Lentil Underground in Red Lodge

The room was packed.  The lighting was soft.  The elk were watching.  (Sorry, I couldn’t resist.)  Martha Brown opened the event with a few thank yous and introductions.  She invited Chef Claudia Galofre-Krevat of Claudia’s Mesa, to take the microphone to describe the dishes she made and do her demonstrations. Volunteers walked around the room with a sample of each dish on plates for the audience to try. She’s been working with Timeless Seeds to craft Latin-inspired fusion dishes featuring their products and she’s also at work on a cookbook, tentatively titled Pulse of the Earth: Local Food Global Flavors, which has already been signed by Liz Carlisle’s agent, Jessica Papin of Dystel & Goderich Literary.

Dave Oien of Timeless Food went up next and went through the history of Timeless Seeds, the abbreviated and more humble version of what you will get in the book (a must-see if you haven’t already).  It is humbling and moving, and inspirational, to hear Dave talk about how much of an influence AERO and the Farm Improvement Clubs had on the successes of Timeless.

Martha Brown, Dave Oien, and me at the Elks Lodge in Red Lodge, Montana.

Martha Brown, Dave Oien, and me at the Elks Lodge in Red Lodge, Montana.

I went up next and briefly talked about the work AERO is doing, but also the work we want to do.  I talked about my tour and how I am traveling to talk with communities to learn more about the sustainability work folks are doing and how they want to see their futures develop, and find ways AERO can help.

Martha Young of Cafe Regis went next.  She described the dessert she made and thanked everyone for coming.  And then she went in on a moving pitch for supporting the RLAFPC.  I won’t be able to do her words justice, but she talked about the history of the RLAFPC and how impressed she was in the amount of change this group had been able to accomplish in the short amount of time they’ve been in existence.  I got the impression she wasn’t someone who impressed easily.  She emphasized the hard work of the founding members, how they worked transparently and collaboratively with the community, and how they’ve moved mountains to get local food moving in Red Lodge.  But she also emphasized how they needed help.  Community change doesn’t happen with just a few, but it certainly can get started that way.  Her call for financial support and engagement with the RLAFPC was genuine and compelling.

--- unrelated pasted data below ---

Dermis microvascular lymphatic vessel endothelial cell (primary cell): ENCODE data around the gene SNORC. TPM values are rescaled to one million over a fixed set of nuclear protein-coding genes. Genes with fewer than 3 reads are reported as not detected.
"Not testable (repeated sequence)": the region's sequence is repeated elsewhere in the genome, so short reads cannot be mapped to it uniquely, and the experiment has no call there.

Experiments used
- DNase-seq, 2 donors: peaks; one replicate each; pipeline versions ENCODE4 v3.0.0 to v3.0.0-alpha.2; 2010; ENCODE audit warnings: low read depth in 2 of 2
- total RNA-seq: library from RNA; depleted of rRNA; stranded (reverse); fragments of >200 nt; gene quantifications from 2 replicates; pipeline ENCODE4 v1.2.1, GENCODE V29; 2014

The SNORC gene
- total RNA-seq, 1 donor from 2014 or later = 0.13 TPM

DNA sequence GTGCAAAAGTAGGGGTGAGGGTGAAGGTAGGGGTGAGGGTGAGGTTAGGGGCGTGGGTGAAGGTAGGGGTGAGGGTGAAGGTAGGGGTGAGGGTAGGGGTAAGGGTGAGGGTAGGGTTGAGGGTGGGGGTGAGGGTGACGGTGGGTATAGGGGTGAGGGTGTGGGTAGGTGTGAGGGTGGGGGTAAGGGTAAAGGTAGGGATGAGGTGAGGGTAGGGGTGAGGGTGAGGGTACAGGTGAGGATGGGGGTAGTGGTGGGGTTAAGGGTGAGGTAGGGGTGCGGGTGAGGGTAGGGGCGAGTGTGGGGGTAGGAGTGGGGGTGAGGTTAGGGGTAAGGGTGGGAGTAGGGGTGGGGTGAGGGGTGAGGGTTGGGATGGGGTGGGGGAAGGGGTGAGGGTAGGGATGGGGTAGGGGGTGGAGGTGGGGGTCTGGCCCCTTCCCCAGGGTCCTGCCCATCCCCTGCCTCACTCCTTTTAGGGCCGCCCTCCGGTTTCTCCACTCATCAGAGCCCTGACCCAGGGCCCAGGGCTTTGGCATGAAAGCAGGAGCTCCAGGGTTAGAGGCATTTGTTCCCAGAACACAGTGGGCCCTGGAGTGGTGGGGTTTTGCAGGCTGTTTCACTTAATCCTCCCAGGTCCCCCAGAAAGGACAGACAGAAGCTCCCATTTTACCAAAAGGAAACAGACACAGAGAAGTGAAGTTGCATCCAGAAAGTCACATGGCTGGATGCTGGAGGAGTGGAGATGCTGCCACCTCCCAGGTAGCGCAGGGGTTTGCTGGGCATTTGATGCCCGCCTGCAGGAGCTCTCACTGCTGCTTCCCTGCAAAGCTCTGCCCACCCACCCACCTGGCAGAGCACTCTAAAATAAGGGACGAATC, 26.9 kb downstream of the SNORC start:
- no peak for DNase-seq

Radical Humility

In the Lentil Underground, Liz uses the term “radical humility” to describe how the Lentil Underground Renegade Farmers “refused the enduring myth of the lone ranger.”  She goes on to say that they know this myth is false because they tried to live it, and although they “managed to carve out some of the independence they were looking for,” they did not do this by themselves and were “intimately aware of their reliance on communities larger than themselves.”  AERO has and continues to be a medium to help Montanans create these communities.  AERO is here to help your community start its own food partnership council, grow your food partnership council, or aid in whatever your next steps are in growing your local food system, even it if is simply figuring out what that next step, or first step, is.

I’m traveling around Montana this summer and I hope to see many of you.  I know it’s a busy time for farms and ranches, so feel free to put me to work!  I’m serious.  I want to talk about issues affecting you and your communities: “What are the issues you face?”; “What are the solutions?”; and “How can AERO help to create this change?” As Casey Bailey said in the book, the main thing he has learned is that “you can’t do it alone.” These farmers are part of a movement and are in it to change our food system. As Liz notes at the end of the chapter, they can’t do that alone: it’s up to all of us.

“As long as more people rare moving in that direction,” Bud Barta said, “I’m happy.  I mean, that’s why we did it.” Lentil Underground, p 244.

Here are some cute lambs for your Feelings.

Here are some cute lambs for your Feelings.

Coming soon…guest post by Corrie Williamson, AERO Communications and Membership Director, the new hard-working and savvy member of the AERO team, and an AERO old soul, through and through (read more about Corrie here). Corrie will write about her visit to the Lasilla Farm on the Montana Organic Association (MOA) farm tour, and look out for my upcoming post about visiting Jess Alger’s ranch on another MOA tour!